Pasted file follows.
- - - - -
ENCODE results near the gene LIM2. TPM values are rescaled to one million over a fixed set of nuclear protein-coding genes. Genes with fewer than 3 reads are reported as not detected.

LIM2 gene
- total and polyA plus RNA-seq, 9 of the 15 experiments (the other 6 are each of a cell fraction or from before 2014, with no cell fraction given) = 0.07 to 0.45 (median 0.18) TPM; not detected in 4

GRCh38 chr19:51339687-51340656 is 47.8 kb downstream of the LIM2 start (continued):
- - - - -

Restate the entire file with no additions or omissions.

ENCODE results near the gene LIM2. TPM values are rescaled to one million over a fixed set of nuclear protein-coding genes. Genes with fewer than 3 reads are reported as not detected.

LIM2 gene
- total and polyA plus RNA-seq, 9 of the 15 experiments (the other 6 are each of a cell fraction or from before 2014, with no cell fraction given) = 0.07 to 0.45 (median 0.18) TPM; not detected in 4

GRCh38 chr19:51339687-51340656 is 47.8 kb downstream of the LIM2 start (continued):